Westlife version[edit]

"Total Eclipse of the Heart"
Westlife - Total Eclipse of the Heart (digia download cover).jpg
"Total Eclipse of the Heart" cover
Promotional single by Westlife from the album The Love Album
Released 2007[65]
Format CD Single
Genre Pop
Length 4:40[66]
Label Sony BMG
Writer Jim Steinman

Irish boy band Westlife recorded a cover of the song on their 2006 album The Love Album.[67] The song would have been released as the album's second single but was cancelled due to their The Love Tour conflicts, though a promo release still reached No. 5 on the radio charts in the Philippines. Three official remixes have been made for their version as well as a remix done by Jim Steinman, which was ultimately rejected by the record label but has surfaced on the Internet. The song was released as promotional single on 2007.[65]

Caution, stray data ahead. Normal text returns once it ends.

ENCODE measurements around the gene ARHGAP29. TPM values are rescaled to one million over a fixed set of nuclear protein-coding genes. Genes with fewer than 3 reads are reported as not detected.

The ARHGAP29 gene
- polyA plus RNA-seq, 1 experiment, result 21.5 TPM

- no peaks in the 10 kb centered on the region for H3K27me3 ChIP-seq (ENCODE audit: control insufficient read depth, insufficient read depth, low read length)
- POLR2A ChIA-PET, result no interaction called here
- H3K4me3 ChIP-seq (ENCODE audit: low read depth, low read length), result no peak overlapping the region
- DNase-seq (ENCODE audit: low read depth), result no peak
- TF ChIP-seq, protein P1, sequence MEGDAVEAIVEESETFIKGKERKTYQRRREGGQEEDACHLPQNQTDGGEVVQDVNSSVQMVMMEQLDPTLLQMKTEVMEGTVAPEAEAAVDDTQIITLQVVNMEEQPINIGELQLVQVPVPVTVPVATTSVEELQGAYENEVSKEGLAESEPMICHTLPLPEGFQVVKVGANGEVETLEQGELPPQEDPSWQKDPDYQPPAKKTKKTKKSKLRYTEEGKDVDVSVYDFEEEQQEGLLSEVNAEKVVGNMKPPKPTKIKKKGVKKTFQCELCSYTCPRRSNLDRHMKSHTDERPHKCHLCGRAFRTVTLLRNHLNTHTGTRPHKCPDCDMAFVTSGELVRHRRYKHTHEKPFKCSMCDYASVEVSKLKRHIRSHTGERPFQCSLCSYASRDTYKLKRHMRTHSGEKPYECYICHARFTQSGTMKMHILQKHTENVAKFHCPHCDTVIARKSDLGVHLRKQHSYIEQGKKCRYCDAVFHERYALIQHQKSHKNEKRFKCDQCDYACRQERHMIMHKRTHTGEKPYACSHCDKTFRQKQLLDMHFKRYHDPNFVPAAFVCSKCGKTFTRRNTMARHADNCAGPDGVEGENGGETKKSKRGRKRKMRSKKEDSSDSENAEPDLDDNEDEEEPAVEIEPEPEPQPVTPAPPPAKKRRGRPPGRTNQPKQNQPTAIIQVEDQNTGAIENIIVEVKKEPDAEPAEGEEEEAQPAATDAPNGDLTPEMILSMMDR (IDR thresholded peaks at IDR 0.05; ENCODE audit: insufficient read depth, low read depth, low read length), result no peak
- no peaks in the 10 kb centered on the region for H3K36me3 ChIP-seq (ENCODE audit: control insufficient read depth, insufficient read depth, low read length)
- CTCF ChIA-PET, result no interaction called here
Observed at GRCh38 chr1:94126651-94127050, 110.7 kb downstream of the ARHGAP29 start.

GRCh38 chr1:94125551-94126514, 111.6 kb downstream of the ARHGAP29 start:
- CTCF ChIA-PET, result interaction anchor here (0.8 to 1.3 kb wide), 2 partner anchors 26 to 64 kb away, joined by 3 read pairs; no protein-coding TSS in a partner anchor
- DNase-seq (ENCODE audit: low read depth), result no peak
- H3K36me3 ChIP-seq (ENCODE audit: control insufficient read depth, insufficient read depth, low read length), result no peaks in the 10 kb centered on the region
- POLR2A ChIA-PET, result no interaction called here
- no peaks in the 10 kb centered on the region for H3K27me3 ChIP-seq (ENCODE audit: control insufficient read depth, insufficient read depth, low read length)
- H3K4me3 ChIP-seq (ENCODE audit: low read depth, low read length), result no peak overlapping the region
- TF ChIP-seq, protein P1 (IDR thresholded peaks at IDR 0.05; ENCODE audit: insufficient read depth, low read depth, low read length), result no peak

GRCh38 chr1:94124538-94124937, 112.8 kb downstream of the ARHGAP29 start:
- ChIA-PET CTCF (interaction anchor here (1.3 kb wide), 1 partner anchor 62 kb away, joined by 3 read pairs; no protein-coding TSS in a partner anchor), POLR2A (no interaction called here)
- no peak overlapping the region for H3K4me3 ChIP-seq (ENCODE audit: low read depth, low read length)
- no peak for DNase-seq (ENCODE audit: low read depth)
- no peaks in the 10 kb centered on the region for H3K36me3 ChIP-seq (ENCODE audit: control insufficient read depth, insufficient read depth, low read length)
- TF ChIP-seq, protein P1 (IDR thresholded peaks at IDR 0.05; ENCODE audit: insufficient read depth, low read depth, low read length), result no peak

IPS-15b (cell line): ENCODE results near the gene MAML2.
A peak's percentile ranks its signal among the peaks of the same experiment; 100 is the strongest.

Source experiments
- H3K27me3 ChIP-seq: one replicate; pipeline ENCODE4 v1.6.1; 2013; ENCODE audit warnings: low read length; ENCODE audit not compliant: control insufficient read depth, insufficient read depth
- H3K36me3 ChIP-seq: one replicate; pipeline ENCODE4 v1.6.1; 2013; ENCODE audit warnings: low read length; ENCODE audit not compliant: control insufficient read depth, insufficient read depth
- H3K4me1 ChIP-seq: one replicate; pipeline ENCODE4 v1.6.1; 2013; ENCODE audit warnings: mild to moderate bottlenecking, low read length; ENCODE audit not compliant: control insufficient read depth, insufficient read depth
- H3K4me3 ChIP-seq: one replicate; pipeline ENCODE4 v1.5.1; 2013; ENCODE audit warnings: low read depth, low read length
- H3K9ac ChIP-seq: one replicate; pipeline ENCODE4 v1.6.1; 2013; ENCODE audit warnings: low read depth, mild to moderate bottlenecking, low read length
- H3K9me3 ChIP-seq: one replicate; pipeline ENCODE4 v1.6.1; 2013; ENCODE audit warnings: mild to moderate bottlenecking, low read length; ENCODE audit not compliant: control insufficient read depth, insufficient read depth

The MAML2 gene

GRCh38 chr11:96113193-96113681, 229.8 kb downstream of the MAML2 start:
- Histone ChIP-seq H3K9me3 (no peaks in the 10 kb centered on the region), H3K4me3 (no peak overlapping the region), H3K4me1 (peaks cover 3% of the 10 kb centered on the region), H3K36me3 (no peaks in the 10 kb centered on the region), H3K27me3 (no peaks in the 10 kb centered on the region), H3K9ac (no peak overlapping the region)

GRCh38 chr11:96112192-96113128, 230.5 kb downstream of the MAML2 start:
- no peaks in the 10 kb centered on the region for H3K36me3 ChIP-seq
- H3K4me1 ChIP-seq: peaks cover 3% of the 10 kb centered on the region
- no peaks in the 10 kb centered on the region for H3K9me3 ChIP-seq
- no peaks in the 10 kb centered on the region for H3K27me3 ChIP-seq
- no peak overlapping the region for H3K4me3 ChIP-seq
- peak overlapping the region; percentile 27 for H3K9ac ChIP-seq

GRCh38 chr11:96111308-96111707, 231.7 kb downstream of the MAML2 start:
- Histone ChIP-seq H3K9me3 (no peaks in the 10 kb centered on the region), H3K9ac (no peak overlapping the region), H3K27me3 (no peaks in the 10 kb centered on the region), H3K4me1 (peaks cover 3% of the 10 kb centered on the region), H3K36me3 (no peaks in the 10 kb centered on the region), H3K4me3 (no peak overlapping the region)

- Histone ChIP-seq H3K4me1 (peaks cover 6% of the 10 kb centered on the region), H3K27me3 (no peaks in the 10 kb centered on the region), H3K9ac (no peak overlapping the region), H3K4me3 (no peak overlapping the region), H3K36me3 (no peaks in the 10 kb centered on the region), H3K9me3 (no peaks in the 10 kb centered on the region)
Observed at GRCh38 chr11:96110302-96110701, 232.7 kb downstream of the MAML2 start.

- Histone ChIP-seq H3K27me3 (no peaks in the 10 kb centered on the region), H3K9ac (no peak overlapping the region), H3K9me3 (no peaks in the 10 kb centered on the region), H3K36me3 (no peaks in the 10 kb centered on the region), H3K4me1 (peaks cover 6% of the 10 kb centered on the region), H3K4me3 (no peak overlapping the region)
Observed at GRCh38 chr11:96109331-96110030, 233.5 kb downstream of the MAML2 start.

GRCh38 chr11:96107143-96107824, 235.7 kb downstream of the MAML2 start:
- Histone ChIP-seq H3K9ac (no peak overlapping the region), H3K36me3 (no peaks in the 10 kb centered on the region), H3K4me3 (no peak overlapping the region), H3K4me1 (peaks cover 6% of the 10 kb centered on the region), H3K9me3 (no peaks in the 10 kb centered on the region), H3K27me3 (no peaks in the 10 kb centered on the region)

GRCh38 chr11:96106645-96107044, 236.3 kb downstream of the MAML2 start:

Track listing[edit]
  • Promotional CD single[65]
  1. "Total Eclipse of the Heart" (Sunset Strippers Verse Club Mix)
  2. "Total Eclipse of the Heart" (Sunset Strippers Dub Mix)
  3. "Total Eclipse of the Heart" (Sunset Strippers Radio Edit)

Nicki French version[edit]

"Total Eclipse of the Heart"
Single by Nicki French
from the album Secrets
Released 27 February 1995
Format CD single, cassette single, 7", 12"
Recorded 1994
Genre Eurodance
Length 3:50
Label Bags of Fun, Love This, Mega
Writer(s) Jim Steinman
Producer(s) Mike Stock
Matt Aitken
Certification Silver (BPI)
Gold (RIAA)
Platinum (ARIA)
Nicki French singles chronology
"Total Eclipse of the Heart"
(1995)
"For All We Know"
(1995)

Nicki French released a Hi-NRG remake of "Total Eclipse of the Heart" in 1995, which was also a worldwide hit. In the United States, French's version peaked at No. 2 on the Billboard Hot 100[68] and garnered frequent airplay on CHR and AC radio. It also reached No. 5 in the UK Singles Chart after being re-issued in 1995.[69]